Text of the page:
Last update Dec. 4, 2020

Clofazimine

Low Risk

Moderately safe. Probably compatible. Mild risk possible. Follow up recommended. Read the Comment.

An antimicrobial indicated in the treatment of leprosy.
Daily oral administration over several months.

It is excreted in breastmilk in an amount that could be significant (Venkatesan 1997), but no adverse effects have been observed in infants whose mothers were taking it, with the exception of being able to cause a reddish discoloration of the skin of infants, reversible at the end of treatment. (Ozturk 2017, WHO 2002).

May turn milk bright pink (Waters 1969).

Known alternatives with faster elimination and less excretion in breastmilk should be considered, especially during the neonatal period and in cases of prematurity.

Alternatives

  • Dapsone (Moderately safe. Probably compatible. Mild risk possible. Follow up recommended. Read the Comment.)

Suggestions made at e-lactancia are done by APILAM team of health professionals, and are based on updated scientific publications. It is not intended to replace the relationship you have with your doctor but to compound it. The pharmaceutical industry contraindicates breastfeeding, mistakenly and without scientific reasons, in most of the drug data sheets.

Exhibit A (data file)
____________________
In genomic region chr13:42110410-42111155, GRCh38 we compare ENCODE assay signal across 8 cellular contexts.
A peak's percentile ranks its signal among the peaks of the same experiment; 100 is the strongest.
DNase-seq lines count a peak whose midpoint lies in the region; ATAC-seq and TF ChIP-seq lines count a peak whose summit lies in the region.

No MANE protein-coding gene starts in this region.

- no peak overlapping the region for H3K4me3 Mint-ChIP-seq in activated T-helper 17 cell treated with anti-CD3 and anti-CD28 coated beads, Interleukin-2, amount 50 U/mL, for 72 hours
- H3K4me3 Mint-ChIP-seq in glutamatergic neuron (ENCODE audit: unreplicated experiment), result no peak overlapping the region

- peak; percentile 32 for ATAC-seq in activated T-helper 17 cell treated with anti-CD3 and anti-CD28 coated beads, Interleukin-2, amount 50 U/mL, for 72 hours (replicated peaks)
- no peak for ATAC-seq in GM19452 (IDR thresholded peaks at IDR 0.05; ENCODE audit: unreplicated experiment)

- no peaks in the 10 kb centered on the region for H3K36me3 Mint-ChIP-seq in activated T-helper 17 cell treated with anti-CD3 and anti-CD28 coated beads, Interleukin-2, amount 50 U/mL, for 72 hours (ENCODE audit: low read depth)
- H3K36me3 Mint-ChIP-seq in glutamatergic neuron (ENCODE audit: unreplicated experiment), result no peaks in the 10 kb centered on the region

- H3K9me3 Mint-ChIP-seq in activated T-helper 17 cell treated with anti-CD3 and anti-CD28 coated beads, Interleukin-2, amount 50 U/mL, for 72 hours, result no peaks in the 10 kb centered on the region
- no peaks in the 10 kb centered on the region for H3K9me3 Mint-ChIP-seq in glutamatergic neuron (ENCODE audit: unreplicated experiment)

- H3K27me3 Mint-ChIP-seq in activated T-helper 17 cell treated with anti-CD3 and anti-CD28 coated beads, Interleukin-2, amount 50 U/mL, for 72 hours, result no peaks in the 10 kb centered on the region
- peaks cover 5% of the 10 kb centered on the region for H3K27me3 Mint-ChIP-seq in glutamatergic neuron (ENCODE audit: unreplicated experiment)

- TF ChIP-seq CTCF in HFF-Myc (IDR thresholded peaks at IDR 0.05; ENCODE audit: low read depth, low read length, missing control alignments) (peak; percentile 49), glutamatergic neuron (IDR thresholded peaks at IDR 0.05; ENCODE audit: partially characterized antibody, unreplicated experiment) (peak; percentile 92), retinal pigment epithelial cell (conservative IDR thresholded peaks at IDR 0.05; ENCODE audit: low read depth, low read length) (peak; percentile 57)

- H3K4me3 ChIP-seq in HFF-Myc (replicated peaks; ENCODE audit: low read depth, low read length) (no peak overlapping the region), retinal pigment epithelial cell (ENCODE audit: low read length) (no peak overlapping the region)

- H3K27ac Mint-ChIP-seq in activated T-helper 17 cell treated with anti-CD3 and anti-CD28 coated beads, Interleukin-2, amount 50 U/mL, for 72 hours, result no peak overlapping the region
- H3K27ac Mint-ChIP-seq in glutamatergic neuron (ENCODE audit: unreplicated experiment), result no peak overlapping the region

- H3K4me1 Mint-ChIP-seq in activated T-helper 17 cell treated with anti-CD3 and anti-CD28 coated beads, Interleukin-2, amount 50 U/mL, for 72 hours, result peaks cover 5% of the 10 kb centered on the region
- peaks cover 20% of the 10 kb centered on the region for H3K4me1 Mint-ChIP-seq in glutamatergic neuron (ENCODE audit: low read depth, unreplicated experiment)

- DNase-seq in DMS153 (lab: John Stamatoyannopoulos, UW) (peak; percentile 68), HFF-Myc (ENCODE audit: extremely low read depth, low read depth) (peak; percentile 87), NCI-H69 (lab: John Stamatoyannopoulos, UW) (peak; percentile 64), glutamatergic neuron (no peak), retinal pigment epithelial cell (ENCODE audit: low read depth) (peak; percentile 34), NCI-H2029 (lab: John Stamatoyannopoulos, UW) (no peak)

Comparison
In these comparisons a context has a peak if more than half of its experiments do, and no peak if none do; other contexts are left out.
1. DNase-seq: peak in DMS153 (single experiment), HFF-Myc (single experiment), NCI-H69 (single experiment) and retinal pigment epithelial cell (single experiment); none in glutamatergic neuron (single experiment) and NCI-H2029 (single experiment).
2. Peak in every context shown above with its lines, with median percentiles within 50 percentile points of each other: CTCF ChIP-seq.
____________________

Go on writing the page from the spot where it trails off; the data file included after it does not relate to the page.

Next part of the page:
Jose Maria Paricio, Founder & President of APILAM/e-Lactancia

Your contribution is essential for this service to continue to exist. We need the generosity of people like you who believe in the benefits of breastfeeding.

Thank you for helping to protect and promote breastfeeding.

José María Paricio, founder of e-lactancia.

Other names

Clofazimine is also known as


Clofazimine in other languages or writings:

Group

Clofazimine belongs to this group or family:

Tradenames

Main tradenames from several countries containing Clofazimine in its composition:

Pharmacokinetics

Variable Value Unit
Oral Bioavail. 45 - 70 %
Molecular weight 473 daltons
pKa 8.51 -
Tmax 4 - 12 hours
1680 (600 - 2160) hours
M/P ratio 1.5 (1 - 1.7) -
Theoretical Dose 0.12 - 0.26 mg/Kg/d
Relative Dose 22 (14 - 30) %
Ped.Relat.Dose 20 %

References

  1. Ozturk Z, Tatliparmak A. Leprosy treatment during pregnancy and breastfeeding: A case report and brief review of literature. Dermatol Ther. 2017 Jan;30(1). Abstract
  2. WHO / UNICEF. BREASTFEEDING AND MATERNAL MEDICATION Recommendations for Drugs in the Eleventh WHO Model List of Essential Drugs. Department of Child and Adolescent Health and Development (WHO/UNICEF) 2002 Full text (link to original source) Full text (in our servers)
  3. Venkatesan K, Mathur A, Girdhar A, Girdhar BK. Excretion of clofazimine in human milk in leprosy patients. Lepr Rev. 1997 Sep;68(3):242-6. Abstract
  4. Waters MF. G 30 320 or B 663--lampren (Geigy). Lepr Rev. 1969 Jan;40(1):21-47. No abstract available. Abstract

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